• bmaz says:

      Thurgood Marshall is one of the best and most amazing stories in American history. A huge figure.

    • orionATL says:

      thank you for this cite.

      justice marshall was a premier advocate as a private attorney (cf, brown vs board of education) for civil rights protection for minorities. he had good reason from personal experience to know that landscape. Justice marshall retired from the supreme court in 1991.

      the republican party, in the person of president g.h,w. bush, replaced thurgood marshall with former government administrator and lower court judge clarence thomas in 1991. thomas is an “originalist” in his reading of the constitution and is now the longest serving supreme court justice.

  30. Rad says:

    Respectfully, the attack in New Zealand was a domestic terror attack. The attacker (I won’t name him) didn’t go to NZ with the intent of killing people there. He has lived in NZ on what is effectively a permanent resident visa for the last couple of years. Regardless of his citizenship, he planned and carried out this attack as a resident of NZ, and that makes him a domestic terrorist.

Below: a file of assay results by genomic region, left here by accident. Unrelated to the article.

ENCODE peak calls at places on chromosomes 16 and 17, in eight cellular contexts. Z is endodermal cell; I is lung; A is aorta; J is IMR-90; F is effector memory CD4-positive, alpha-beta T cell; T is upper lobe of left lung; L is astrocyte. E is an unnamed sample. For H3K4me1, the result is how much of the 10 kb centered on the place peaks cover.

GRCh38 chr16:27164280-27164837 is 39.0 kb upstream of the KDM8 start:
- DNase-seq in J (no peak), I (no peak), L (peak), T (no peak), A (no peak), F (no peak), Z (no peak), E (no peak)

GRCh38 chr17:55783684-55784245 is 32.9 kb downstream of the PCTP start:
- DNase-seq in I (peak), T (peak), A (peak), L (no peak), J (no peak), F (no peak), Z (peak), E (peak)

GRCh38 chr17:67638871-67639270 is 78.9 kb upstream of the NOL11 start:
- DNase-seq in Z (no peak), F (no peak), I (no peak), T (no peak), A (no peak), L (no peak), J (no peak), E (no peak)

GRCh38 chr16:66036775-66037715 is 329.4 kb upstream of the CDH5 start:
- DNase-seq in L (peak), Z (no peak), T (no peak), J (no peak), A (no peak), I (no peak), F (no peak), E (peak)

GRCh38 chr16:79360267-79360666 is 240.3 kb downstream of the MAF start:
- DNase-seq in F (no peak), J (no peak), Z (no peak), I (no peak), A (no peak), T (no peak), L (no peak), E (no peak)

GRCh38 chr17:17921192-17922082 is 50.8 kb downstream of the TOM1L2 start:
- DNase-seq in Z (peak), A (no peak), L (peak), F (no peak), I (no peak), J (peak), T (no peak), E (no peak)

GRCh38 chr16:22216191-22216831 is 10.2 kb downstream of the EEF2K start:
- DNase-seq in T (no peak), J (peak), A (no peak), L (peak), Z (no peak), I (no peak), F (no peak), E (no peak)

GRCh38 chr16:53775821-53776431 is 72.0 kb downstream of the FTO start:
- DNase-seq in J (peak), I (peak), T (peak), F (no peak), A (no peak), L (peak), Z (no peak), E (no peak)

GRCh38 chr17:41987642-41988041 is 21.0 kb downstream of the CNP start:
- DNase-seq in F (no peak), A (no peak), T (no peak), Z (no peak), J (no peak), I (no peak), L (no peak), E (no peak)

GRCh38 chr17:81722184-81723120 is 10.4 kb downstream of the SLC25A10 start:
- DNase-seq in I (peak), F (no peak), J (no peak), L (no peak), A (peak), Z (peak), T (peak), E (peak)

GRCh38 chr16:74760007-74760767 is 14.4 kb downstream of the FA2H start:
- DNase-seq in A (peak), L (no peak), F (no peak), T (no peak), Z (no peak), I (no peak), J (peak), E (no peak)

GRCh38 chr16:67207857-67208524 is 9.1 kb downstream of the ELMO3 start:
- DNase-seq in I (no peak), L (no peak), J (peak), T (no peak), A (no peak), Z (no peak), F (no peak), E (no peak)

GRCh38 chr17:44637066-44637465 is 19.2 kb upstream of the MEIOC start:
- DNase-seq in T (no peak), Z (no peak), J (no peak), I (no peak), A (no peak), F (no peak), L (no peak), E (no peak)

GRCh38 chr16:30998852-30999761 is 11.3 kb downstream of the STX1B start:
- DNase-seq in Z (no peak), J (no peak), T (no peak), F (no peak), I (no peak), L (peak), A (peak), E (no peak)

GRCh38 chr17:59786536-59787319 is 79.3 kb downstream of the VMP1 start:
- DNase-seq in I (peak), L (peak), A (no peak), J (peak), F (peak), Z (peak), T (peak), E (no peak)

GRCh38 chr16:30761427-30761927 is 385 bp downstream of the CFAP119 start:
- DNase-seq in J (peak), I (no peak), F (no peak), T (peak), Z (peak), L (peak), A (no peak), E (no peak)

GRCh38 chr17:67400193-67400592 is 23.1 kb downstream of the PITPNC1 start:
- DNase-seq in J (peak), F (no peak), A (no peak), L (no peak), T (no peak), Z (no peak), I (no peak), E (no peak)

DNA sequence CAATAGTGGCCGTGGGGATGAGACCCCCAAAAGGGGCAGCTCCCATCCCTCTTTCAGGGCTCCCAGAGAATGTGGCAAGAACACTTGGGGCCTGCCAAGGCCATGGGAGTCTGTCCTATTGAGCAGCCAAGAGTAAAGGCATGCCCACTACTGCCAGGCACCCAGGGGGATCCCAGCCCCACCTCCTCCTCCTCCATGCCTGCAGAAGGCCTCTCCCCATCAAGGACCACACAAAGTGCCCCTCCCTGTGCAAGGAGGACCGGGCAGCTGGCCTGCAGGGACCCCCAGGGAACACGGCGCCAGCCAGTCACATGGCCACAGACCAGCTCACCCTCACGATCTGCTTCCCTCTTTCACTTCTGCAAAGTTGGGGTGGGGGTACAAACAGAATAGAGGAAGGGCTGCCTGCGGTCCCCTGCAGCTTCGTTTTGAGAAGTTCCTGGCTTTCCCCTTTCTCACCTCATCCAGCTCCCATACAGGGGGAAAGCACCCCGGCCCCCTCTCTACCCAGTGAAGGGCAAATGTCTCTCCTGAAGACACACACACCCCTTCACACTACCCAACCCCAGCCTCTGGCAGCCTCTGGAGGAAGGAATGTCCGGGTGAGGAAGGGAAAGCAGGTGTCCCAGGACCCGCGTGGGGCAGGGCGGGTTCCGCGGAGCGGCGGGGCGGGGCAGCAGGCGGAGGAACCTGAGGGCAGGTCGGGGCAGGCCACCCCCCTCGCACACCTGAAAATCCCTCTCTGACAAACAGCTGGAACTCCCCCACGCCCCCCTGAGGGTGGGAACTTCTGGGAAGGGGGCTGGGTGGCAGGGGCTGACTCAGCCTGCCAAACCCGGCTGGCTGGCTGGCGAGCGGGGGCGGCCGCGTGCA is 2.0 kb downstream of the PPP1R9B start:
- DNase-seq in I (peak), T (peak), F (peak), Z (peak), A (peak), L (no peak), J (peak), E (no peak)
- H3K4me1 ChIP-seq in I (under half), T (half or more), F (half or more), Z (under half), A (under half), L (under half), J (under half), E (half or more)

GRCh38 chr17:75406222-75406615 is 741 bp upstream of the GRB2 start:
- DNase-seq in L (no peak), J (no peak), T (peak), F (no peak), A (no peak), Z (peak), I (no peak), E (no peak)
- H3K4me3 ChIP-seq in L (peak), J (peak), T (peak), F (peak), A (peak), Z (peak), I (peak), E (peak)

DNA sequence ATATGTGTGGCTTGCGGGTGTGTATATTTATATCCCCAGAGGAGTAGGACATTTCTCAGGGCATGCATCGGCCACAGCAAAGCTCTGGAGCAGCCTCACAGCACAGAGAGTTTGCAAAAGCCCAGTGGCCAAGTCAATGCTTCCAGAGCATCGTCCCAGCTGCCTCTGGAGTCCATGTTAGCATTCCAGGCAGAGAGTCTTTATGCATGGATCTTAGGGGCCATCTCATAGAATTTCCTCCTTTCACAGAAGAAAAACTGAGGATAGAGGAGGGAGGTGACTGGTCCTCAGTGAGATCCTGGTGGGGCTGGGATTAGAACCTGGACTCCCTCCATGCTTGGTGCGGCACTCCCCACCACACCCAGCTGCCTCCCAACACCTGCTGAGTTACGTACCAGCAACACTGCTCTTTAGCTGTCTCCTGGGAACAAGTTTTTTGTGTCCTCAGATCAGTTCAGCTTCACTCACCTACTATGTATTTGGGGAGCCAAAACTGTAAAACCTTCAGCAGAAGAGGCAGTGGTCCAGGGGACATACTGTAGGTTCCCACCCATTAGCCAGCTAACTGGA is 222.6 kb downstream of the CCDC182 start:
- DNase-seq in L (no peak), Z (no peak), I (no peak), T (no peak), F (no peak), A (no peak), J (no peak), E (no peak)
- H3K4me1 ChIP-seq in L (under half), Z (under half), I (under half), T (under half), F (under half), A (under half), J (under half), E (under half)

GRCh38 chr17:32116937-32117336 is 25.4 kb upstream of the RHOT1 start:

31. dat says:

    An aspect of the US gun disease might be elucidated by recalling which Americans previously felt obliged to stockpile weapons of war because the nation government was untrustworthy. Who you say? They called themselves the Confederate States of America, AKA treason in defense of slavery. I don’t think this connection reveals a route to curing this disease, but it might suggest another reason cure remains so elusive.
    Supervisors, I admit to having used another name. I promise to use this one until I think of a dashing, distinguished, distinctive, and declarative nom de plume